A race plan switches to plan B, protecting myself by ‘running inside myself’

Ray Poynter
30K multi-terrain route

Today was the British Masters multi-terrain championship, run across 30K of the North Downs (18.6 miles). The Championship was run as part of a larger event, the Istead and Ifield Harriers’ 30K North Downs Race. This was the first time I have taken part in this race, and I was hopeful of doing well.

Depending on the terrain and conditions, I would expect to be able to run 30K in about 2 hours 30 minutes, so I had 2 hours 45 minutes in my mind as a target (given this was off-road and warm). However, the temperature was higher than I had anticipated, reaching 30C°, and the race did not turn out as planned.

Race progile
Race profile

As you can see from the profile of the route, the race starts with about 10K of uphill (with the odd downhill). The first couple of km were roughly at my target space, about 5 mins a kilometre. However, my heart rate was above my target range. For a two to three-hour race, I try to keep my heart rate at 139 beats a minute. But after 2K it was bumping up to 144, partly the hill and partly the heat. From 2k to 9k I keep trying to keep my heart rate at 139, but it was not working. The slope and the heat meant my heart rate kept bumping up, reaching 151 beats a minute. As a point of reference, if my heart is typical for my age, my maximum heart rate is 154 beats a minute, so 151 beats is too high for more than a sprint.

Running inside myself
At this point, I decided that I needed to switch to my plan B. My plan B, whenever the going gets too tough, is to ‘run inside myself’. This means taking my foot off the pedal by choice before I have to. My plan B is to ensure I do not get into stress. I shifted my heart rate down to 135 (by shortening my stride length, which means going slower), and I started walking up every hill. I decided to run this race more like an ultra.

Running inside myself, I could enjoy the scenery, have fun on the steep descents, chat with people, manage my water intake and avoid overheating. On two occasions, there were people with hose pipes sprinkling the runners, and this was a fantastic joy to receive.

After the race, I was warm but fine, capable of enjoying chatting to runners, attending the prize giving, and then walking the 3k (2 miles) to the station for the journey home.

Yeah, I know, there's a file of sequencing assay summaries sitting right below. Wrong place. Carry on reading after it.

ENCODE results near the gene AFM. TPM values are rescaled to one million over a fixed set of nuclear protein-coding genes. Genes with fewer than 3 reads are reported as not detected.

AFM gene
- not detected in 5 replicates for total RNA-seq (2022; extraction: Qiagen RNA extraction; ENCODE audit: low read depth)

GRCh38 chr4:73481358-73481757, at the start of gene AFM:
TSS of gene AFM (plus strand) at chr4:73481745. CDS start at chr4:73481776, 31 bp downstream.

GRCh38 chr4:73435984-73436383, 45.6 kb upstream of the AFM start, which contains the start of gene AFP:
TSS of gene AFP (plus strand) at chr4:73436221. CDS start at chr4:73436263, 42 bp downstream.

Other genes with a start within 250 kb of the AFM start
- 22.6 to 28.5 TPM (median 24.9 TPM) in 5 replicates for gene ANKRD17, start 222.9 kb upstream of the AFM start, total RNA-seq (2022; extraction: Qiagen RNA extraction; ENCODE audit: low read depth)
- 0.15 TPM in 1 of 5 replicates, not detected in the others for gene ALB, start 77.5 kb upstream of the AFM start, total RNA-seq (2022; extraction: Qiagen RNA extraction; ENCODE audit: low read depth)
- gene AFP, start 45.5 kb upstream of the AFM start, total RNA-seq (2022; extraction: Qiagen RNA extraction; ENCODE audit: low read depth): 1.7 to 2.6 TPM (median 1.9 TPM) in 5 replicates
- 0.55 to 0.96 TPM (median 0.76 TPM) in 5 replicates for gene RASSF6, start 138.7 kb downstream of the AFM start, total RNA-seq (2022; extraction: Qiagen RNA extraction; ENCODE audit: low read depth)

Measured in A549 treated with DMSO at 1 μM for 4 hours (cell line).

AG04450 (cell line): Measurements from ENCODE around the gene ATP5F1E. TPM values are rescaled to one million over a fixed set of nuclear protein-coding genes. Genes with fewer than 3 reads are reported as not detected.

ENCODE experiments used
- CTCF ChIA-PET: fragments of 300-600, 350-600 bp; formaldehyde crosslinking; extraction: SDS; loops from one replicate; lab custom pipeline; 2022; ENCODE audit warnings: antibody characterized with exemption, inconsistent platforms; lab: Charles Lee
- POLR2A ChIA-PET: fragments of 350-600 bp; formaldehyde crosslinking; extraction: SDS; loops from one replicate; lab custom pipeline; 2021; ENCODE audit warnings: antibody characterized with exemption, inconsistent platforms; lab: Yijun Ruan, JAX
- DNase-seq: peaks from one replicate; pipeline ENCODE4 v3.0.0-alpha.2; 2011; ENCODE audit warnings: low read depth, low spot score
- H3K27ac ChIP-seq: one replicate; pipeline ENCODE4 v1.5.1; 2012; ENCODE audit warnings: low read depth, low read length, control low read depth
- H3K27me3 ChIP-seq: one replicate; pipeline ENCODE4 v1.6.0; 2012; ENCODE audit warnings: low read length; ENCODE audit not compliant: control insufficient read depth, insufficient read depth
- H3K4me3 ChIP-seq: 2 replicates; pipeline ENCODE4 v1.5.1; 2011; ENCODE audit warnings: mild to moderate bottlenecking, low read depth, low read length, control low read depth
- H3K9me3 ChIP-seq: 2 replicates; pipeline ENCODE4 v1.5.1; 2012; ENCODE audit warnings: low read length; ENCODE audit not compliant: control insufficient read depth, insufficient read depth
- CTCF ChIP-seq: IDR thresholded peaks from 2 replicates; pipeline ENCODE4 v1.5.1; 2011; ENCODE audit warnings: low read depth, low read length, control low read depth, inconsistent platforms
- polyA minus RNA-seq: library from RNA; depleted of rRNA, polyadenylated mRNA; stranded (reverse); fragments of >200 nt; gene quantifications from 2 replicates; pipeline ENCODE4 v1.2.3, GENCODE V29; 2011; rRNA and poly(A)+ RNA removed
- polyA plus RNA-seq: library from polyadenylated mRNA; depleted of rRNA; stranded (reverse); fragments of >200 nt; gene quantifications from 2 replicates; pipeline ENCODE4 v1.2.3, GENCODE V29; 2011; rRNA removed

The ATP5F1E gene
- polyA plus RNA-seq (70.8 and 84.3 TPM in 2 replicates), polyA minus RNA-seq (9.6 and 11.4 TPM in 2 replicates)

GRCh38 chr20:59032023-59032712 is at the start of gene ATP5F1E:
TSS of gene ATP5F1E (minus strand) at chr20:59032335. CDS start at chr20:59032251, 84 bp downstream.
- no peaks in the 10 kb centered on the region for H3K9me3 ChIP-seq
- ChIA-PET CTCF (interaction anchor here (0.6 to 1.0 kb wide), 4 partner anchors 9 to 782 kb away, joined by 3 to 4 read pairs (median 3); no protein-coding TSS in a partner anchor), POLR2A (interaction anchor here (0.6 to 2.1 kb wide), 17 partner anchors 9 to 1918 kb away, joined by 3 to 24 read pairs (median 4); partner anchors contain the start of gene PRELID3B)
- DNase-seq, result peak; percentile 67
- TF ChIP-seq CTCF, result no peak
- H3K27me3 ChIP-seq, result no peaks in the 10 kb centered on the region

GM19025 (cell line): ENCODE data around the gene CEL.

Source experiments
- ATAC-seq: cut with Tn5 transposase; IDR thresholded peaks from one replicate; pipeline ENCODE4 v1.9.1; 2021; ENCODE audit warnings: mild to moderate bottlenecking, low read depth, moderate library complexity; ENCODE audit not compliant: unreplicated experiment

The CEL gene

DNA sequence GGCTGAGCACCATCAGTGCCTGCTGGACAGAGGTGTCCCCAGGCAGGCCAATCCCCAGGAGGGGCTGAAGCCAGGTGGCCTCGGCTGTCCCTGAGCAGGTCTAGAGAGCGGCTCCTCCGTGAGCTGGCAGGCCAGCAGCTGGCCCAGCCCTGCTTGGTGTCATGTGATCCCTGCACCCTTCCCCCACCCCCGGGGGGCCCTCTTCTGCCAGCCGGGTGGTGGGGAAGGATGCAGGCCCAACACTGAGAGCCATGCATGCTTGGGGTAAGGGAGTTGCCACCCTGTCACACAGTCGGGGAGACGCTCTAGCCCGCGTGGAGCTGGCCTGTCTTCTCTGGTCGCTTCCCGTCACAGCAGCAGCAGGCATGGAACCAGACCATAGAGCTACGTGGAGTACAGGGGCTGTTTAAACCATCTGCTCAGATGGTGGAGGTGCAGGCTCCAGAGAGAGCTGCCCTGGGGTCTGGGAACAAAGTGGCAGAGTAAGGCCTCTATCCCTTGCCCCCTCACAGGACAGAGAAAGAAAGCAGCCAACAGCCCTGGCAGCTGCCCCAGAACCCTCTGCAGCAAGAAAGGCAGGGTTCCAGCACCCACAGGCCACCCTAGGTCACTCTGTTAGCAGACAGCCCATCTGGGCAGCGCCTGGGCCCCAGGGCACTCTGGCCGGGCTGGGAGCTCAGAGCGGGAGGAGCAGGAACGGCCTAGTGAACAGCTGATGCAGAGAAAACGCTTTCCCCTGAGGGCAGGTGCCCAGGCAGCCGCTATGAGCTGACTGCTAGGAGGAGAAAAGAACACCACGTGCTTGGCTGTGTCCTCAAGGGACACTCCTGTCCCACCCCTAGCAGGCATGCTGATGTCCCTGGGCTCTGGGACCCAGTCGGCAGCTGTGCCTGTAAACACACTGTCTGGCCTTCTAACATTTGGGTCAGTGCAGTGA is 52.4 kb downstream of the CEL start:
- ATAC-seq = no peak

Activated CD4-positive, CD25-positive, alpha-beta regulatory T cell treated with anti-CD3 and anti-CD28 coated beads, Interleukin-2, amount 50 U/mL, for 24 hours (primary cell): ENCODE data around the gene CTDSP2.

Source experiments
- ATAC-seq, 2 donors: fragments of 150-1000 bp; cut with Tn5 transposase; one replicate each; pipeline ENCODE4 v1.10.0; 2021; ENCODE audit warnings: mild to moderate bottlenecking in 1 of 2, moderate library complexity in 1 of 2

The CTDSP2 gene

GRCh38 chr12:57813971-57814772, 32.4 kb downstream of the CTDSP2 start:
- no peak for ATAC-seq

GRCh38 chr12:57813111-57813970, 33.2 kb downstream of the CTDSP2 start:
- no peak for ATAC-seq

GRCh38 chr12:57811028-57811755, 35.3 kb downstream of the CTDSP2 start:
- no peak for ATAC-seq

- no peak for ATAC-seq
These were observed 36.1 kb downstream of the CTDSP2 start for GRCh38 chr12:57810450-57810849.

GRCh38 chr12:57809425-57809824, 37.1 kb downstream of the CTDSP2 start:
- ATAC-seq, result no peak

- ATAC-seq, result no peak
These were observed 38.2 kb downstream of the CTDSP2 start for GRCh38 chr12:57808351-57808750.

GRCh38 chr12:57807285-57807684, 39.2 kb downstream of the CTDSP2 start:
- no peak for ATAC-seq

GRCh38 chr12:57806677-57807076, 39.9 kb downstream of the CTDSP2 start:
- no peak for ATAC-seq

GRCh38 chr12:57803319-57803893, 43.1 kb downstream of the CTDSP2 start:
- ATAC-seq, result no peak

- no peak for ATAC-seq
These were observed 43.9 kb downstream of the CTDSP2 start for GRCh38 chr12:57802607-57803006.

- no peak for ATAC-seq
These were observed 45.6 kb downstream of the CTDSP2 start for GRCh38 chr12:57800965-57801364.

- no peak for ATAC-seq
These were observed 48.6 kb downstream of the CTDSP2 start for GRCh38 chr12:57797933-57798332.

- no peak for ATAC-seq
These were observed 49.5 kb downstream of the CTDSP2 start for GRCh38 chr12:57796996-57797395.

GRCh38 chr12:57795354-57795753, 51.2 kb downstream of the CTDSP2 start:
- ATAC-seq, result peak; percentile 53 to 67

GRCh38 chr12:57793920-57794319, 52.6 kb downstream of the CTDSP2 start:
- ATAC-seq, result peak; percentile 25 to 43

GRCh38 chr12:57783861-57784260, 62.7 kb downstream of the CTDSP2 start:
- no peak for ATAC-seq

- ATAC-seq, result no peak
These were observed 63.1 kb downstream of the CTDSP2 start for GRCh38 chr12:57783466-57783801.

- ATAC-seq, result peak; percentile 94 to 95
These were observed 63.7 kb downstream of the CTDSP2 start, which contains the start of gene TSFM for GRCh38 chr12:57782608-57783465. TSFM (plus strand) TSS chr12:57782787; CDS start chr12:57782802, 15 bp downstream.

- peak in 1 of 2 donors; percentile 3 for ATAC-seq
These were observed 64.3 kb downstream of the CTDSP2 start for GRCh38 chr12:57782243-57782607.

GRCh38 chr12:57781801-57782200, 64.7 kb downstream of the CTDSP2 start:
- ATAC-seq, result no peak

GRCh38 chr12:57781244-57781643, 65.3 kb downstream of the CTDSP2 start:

And the result
Instead of my target of 2 hours 45 minutes, I took 3 hours 20 minutes. This meant I finished 161st out of 428. The general race did not have a 65-69 age group for men, so I was grouped with men 60 to 69. In this group, I finished 7th out of 22 – I was not the only runner to be slower than I had planned to run. The winner of the 60-69 group was Ifan Lloyd, who ran an impressive 2 hours 22 minutes, which meant he was 15th overall.

In the British Masters Championship, I ran in the 65 to 69 age group and was delighted to win the silver medal. The winner of the Gold Medal was quite a long way ahead of me. Even if my run had gone to plan, I would not have got gold.

Visiting New Places
One of the great things about taking part in championships is that I often get to visit places I have not been to before, and Gravesend is a place I had not visited before. I travelled down on Saturday, getting there mid-afternoon, and after checking in, I visited the town, the riverfront (it is on the Thames, downstream from London, and had an enormous garlic bread with cheese followed by gnocchi. Gravesend has played a significant role in the defence of the UK, with gun posts dating back to Henry VIII in the 17th Century.

Defences from WWII
The Tilbury ferry

One thing that struck me was how friendly everyone was. I had several conversations with locals, which did not fit my more Northern picture of the South of England, and I was delighted to have my pre-conceptions refuted. However, I was also delighted to spot a real piece of local culture, a café specialising in pie, mash and eels.

View across the Thames to the docks at Tilbury
Pie, mash and eels
Pie, Mash and Eels

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